Yes, you can use a cup and an IUD at the same time, regardless of whether you have a hormonal or copper IUD. The only thing you need to remember is that you don't pull the cup straight away, but first release the small suction that is created when the cup is tight between the vaginal walls. You do this by pressing lightly on the side of the cup.
The IUD is a popular protection against pregnancy. It has a T-shape and is inserted into the uterus. Threads from the IUD hang down towards the uterine tap and can sometimes be felt in the vagina. A copper IUD has no hormones, but unfortunately it can cause your period to be more abundant. So abundant that it may not work well with a sanitary towel or tampon and you may need to find another solution.
Many people who have heavy periods find that a cup works very well, as it catches the blood effectively. It also reduces the risk of leakage.
The IUD may affect the amount of menstrual flow in the other direction and you may bleed much less. The cup works very well even for light bleeding, as it can stay in for up to 12 hours. You don't need to take it out and empty it more often for hygiene reasons because the cup doesn't collect bacteria the way tampons and pads can.
If you have an IUD and want to use a menstrual cup, there are a few things you should consider to make it work best. One thing that can be problematic is if the threads from the IUD get between the vaginal wall and the cup. In the worst case, you could accidentally get the IUD out when you take the cup out. If the IUD is out, you can't put it back in on your own.
To avoid this, always remember to take the cup out carefully. Never pull straight out first, but poke the side of the cup, or wiggle it a little, so that air gets into the cup. This will release the little suction between the cup and the walls of the vagina, and you won't risk accidentally pulling on the threads of the coil.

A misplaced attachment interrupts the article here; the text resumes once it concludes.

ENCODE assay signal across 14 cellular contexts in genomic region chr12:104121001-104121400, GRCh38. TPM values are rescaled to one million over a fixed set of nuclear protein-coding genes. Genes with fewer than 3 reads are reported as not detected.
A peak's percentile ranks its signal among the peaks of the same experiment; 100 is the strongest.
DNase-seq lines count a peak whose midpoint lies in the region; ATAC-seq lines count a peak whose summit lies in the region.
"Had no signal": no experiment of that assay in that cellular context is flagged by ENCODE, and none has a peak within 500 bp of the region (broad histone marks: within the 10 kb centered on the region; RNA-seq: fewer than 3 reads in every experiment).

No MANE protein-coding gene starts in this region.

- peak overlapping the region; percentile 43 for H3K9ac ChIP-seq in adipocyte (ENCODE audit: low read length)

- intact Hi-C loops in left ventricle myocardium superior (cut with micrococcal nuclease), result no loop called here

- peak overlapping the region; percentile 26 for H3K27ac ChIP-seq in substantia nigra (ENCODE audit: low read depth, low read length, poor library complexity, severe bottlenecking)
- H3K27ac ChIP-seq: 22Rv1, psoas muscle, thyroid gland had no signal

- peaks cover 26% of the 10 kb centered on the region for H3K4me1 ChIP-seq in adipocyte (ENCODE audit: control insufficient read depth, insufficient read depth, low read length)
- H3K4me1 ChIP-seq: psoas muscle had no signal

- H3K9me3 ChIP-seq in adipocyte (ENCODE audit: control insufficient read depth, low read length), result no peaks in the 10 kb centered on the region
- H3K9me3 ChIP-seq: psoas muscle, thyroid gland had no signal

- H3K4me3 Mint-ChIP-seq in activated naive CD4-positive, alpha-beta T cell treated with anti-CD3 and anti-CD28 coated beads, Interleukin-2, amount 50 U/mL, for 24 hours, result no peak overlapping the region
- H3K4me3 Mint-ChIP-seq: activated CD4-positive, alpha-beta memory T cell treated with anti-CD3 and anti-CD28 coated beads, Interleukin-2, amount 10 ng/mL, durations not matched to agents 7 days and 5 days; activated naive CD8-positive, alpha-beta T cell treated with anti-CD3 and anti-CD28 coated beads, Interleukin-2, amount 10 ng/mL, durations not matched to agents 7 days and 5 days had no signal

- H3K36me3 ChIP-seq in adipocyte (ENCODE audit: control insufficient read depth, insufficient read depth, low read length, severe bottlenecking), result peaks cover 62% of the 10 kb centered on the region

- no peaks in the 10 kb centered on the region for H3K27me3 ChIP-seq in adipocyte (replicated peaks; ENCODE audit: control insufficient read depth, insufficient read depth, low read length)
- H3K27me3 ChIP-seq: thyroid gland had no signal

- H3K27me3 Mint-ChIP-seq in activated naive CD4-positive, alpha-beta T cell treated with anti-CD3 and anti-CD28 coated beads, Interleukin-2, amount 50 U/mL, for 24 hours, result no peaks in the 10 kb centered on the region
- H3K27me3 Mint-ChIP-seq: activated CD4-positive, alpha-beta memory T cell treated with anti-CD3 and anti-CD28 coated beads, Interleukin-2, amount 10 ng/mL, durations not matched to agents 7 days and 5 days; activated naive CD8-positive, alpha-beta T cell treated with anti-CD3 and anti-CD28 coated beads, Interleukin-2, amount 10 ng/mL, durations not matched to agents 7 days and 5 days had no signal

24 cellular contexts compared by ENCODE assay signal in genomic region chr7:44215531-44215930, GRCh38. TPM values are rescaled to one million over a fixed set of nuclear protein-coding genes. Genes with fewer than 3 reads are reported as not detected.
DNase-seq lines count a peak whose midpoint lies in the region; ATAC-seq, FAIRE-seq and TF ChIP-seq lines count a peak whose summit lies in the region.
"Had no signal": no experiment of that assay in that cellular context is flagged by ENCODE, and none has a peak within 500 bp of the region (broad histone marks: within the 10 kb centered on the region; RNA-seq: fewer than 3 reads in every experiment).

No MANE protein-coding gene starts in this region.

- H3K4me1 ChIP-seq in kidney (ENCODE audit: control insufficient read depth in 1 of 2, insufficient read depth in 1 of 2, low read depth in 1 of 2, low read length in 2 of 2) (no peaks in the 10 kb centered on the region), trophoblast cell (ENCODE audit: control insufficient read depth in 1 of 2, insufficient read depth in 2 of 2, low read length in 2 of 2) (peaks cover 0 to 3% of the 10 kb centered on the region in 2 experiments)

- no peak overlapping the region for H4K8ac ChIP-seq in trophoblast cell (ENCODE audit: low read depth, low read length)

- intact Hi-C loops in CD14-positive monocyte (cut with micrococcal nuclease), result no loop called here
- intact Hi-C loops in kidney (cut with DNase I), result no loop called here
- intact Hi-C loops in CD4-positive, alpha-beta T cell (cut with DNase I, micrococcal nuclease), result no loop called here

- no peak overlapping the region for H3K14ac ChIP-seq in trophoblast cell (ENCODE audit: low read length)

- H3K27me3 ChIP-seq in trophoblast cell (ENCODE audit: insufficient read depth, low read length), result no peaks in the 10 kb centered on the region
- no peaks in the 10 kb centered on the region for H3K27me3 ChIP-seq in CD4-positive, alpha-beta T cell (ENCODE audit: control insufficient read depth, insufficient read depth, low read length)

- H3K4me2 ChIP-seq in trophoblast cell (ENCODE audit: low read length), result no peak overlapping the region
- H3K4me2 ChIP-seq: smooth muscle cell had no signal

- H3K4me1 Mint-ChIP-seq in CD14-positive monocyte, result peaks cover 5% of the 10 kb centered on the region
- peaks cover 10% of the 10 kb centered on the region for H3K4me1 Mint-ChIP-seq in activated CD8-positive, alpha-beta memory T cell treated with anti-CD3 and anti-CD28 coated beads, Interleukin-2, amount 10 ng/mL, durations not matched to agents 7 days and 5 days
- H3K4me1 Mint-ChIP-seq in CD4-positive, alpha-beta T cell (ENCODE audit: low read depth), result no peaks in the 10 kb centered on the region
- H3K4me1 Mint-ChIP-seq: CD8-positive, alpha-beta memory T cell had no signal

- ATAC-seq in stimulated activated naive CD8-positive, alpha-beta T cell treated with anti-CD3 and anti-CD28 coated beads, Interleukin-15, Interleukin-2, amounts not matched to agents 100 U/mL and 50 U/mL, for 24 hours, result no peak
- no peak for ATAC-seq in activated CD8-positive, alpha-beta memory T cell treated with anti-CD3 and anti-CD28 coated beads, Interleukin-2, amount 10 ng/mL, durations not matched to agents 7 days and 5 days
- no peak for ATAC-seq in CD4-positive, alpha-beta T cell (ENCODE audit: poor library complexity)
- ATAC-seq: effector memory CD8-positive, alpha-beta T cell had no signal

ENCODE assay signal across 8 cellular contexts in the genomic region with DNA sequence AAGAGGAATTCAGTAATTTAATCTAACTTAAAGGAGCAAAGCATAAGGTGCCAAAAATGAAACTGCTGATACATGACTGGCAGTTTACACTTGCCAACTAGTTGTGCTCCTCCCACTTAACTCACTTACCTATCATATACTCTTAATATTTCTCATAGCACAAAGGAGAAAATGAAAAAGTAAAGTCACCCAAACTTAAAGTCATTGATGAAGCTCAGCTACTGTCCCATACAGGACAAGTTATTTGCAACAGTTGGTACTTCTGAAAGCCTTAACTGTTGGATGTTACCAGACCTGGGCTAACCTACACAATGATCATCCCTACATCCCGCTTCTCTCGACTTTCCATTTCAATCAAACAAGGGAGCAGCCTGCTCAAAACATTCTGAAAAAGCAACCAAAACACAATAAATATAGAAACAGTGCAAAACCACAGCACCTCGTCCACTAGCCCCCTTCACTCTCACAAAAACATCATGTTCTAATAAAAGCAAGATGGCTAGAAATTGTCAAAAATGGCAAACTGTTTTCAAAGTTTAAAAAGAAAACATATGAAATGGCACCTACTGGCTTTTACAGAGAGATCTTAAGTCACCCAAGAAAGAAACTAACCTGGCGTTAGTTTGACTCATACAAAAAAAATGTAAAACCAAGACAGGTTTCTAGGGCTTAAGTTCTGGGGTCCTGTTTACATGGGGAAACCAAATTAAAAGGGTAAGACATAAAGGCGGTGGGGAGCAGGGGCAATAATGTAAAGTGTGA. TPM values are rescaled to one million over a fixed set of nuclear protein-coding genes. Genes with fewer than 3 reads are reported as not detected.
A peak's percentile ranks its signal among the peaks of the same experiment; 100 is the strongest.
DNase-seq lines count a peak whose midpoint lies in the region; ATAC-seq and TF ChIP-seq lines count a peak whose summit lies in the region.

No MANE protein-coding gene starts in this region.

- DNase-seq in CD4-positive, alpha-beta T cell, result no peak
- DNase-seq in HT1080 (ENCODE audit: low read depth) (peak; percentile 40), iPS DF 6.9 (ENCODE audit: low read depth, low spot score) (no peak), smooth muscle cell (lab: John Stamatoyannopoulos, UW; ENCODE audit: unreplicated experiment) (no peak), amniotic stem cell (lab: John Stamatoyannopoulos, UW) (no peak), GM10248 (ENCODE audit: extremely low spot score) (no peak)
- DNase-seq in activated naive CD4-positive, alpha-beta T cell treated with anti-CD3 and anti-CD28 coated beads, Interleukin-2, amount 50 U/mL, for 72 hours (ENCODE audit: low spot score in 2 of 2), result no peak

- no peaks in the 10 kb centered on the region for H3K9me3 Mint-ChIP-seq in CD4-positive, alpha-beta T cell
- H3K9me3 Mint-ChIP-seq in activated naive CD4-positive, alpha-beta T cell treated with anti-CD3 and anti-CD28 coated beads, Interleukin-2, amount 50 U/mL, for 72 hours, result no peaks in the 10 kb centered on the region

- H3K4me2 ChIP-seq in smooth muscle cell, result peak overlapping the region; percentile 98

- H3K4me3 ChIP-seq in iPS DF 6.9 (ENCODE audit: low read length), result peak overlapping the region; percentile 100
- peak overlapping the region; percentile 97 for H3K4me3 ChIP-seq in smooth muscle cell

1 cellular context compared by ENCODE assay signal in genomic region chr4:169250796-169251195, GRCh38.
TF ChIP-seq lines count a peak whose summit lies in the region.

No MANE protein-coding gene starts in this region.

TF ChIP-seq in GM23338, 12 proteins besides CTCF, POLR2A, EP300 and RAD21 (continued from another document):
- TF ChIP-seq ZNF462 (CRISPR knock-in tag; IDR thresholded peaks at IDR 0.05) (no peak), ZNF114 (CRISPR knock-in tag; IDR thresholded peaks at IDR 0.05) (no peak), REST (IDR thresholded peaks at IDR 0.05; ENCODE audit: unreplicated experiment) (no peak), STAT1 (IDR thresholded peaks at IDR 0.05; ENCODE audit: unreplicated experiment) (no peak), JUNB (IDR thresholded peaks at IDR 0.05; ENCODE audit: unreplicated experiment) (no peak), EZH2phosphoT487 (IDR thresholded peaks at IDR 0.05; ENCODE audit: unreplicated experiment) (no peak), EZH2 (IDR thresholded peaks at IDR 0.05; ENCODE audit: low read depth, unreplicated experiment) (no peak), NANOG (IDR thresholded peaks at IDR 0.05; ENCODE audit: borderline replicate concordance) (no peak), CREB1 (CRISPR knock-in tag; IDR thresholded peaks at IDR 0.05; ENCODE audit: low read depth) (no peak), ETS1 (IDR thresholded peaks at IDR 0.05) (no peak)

If you pull straight out, without releasing the suction first, you risk creating a vacuum that can actually be quite strong. This increases the risk of accidentally pulling the coil out, but it can also be very painful and uncomfortable.
If you have just inserted an IUD, you should wait 3 months before using a cup. This is to make sure that the IUD is in place before you insert a cup. Please consult your gynaecologist.
It is possible to adjust the threads from the IUD so that it will work with the menstrual cup. For example, a gynaecologist can shorten the threads so they don't bother you when you insert and remove the cup. Be sure to tell your doctor when you have an IUD inserted that you want to use a cup. The threads can then be shortened if necessary.
Over time, the threads of the IUD may also uncurl naturally. If you have had an IUD for a long time, this may be the case for you. If you are not sure what it is like for you, you can consult your gynaecologist.
Be prepared that not all gynaecologists know what a menstrual cup is. Take one with you or show a picture!
The experience of using a cup with an IUD is entirely individual. There are those who use a cup and an IUD without ever thinking about it. Some may never even feel the threads or accidentally take the IUD out. And then there are those who repeatedly get the IUD with them when they take out the cup.
If you have an IUD and want to try a menstrual cup, see if it works for you. You can always test carefully. If it works, it's good, if not, you'll have to use another type of protection. The important thing is that it works for you!
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